By Ben Montgomery*
In the marketing world, we have a saying that goes something like this: “If you don’t make an effort to define your own brand, your market will happily do the work for you.”
The point, of course, is that your clinic has a brand regardless of whether or not you actively participate in creating one. So, if you want to control your own brand message, your best course is to embrace the process of establishing your brand—even if it’s a difficult thing to do.
On a broader scale, decision making falls into this category as well. Putting in the work to make key decisions when strategically planning for your clinic’s future ensures you are effecting change—hopefully in favor of growth and success—rather than simply absorbing it.
Needless to say, in a world where change is inevitable, being able to make thoughtful, strategic decisions is an essential part of running a successful practice. And yet, making key decisions can be hard—paralyzing, even—when you consider that the future success of the clinic can be hanging in the balance. This is why the recent article titled “These are the reasons you can never make a decision” caught my eye on the Fast Company website.1 The article highlights six of the most common decision-making obstacles, then offers some advice on how to avoid or overcome each of them.
The Fast Company article takes its cue from a study published in the journal Science,2 which analyzes the cognitive and neurobiological processes that influence leadership qualities and one’s ability to make (or willingness to delegate) important decisions.
I highly recommend you read both the article and the study as they will no doubt help reveal why you sometimes struggle to pick the optimal path toward success. Below I highlight a couple of the barriers featured in the article and will provide some clinic-related examples that help illustrate the issues.
Putting Too Much Importance in Your “Anchor”
When it comes to decision making, an “anchor” is something that keeps you from moving forward with your final determination. Sometimes, we place a disproportionate amount of importance in our anchors, causing us to forget to ask ourselves, “Is this detail going to get me more clients? Is it going to affect my growth and help me be more successful?”
While we like to tell ourselves that all details are of equal importance, the fact is that some anchors just aren’t important enough to hold back a broader, more important strategy. Think about the issue of clinic branding described previously. Should you let indecision about, say, the shade of blue in your logo or the header photo on your website keep you from rolling out an entire branding campaign? Probably not.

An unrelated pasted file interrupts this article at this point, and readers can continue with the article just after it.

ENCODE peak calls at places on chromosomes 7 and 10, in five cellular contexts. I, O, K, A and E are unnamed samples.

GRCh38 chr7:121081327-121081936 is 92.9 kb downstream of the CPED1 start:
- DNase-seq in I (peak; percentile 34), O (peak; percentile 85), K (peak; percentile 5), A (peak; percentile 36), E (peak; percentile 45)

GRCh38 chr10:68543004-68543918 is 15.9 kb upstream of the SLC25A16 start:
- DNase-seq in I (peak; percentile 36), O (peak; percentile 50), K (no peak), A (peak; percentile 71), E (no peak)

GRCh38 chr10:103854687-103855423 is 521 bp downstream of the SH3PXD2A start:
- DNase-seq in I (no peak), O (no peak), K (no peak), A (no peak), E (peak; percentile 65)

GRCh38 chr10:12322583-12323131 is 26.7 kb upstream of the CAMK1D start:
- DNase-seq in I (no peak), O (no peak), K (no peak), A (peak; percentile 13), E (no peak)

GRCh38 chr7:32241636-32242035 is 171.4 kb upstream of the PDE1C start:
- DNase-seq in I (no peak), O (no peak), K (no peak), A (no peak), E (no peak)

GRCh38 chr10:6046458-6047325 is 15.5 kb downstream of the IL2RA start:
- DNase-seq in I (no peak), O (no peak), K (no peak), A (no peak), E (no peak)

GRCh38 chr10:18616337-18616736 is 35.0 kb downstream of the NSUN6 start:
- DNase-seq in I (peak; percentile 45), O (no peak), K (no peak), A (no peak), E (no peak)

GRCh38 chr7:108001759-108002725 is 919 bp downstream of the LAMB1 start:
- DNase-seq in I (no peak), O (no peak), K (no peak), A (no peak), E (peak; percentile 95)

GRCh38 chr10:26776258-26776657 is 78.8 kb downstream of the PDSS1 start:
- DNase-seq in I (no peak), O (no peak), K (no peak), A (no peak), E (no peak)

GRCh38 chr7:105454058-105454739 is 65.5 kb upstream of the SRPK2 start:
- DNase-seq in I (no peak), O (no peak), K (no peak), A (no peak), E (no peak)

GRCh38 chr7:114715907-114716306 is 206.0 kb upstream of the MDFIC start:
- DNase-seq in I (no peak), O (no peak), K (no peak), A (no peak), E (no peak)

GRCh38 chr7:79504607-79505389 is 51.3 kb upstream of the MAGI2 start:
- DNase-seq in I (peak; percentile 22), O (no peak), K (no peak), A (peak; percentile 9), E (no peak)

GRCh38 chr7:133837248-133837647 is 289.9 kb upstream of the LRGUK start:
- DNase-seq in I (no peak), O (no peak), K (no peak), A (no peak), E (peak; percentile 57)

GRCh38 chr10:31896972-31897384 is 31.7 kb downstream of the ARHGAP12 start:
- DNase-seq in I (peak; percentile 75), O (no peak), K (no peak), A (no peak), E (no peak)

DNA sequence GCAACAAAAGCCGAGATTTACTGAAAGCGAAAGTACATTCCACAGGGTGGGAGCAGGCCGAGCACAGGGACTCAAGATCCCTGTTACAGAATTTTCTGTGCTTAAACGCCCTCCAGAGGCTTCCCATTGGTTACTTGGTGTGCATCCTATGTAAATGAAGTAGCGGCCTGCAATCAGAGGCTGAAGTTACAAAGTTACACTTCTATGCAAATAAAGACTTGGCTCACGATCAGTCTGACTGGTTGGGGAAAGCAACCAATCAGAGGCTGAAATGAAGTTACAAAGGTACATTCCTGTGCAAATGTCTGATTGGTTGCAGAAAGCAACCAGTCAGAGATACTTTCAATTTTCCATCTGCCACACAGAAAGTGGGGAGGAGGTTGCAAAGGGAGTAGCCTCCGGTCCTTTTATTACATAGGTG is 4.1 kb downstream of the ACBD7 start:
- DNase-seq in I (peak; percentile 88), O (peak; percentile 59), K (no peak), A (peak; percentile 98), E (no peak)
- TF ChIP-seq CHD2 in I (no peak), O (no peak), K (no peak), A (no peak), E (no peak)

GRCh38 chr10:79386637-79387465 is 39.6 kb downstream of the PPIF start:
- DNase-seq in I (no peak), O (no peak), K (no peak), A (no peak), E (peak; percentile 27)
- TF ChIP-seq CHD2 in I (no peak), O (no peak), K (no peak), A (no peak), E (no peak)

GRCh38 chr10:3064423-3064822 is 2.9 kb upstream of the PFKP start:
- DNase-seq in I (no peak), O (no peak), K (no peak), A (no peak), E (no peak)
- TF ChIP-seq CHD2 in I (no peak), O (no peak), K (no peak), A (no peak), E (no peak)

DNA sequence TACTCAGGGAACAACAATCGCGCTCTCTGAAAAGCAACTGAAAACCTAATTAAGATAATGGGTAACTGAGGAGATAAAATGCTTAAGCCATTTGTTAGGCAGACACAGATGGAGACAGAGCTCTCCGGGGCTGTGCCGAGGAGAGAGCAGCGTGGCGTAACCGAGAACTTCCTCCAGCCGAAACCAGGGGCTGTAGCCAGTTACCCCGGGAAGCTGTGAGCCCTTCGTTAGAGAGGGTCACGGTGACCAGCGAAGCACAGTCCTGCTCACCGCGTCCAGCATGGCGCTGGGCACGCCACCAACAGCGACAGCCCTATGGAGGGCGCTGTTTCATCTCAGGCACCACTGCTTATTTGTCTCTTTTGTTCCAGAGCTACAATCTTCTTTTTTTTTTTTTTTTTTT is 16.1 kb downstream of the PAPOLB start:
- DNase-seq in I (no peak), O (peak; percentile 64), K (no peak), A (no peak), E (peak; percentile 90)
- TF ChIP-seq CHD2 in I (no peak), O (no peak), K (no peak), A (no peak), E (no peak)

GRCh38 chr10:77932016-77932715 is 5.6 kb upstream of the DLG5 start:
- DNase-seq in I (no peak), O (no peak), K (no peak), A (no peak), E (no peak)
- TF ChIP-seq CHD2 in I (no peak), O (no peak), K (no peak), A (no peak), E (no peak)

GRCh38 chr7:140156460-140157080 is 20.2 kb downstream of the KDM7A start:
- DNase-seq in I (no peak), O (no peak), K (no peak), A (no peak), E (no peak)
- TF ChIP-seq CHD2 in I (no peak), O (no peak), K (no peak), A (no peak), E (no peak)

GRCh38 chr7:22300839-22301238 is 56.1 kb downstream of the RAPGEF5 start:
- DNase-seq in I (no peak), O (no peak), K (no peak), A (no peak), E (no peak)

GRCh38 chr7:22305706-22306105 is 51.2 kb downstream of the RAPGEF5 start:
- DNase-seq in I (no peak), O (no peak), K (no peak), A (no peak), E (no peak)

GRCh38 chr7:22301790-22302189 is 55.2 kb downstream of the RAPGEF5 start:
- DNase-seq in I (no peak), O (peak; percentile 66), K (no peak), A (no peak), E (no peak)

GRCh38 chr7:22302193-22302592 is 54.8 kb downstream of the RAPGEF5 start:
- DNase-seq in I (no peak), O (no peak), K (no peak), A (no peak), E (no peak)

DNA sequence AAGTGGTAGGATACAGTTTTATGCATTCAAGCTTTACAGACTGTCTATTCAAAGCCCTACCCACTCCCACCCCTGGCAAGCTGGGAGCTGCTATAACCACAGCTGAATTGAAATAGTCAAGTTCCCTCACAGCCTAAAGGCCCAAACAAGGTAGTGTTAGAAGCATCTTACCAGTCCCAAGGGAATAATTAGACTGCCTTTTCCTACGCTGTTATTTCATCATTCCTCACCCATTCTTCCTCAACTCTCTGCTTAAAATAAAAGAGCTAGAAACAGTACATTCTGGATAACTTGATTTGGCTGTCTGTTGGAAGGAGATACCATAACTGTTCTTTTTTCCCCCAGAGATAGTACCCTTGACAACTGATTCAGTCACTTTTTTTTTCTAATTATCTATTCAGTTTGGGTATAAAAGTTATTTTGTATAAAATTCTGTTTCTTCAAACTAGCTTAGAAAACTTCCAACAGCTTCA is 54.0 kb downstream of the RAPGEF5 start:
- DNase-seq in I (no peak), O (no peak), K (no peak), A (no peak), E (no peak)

Most of us have probably heard of confirmation bias in the news when it comes to political philosophy and debate. Well, this can also affect the way we do business and make decisions, clouding our ability to consider things from different viewpoints.
In the clinic, avoiding confirmation bias can not only help us make better decisions but also help us communicate better with current and potential patients. It can keep us from making assumptions about people in our communities (e.g., people with back pain want to know how manual therapy can help them), allowing us to better offer them solutions that matter most to them (e.g., people with back pain want to be able to hold their new grandchild).
The article in Fast Company offers the author’s own perspectives on these and four other obstacles to decision making. You’ll no doubt find these perspectives valuable as you work through the strategic planning process at your clinic.
1 www.fastcompany.com/section/decision-making. Accessed November 2018.
2 www.sciencedaily.com/releases/2018/08/180803103257.htm. Accessed November 2018.
Ben Montgomery is a former journalist who applies years of copywriting and message development experience toward serving physical therapists through www.BuildPT.com, the marketing services arm of Vantage Clinical Solutions, serving private practice clinicians with content marketing and web development solutions. He can be reached at firstname.lastname@example.org.
*The author has a vested interest in this subject.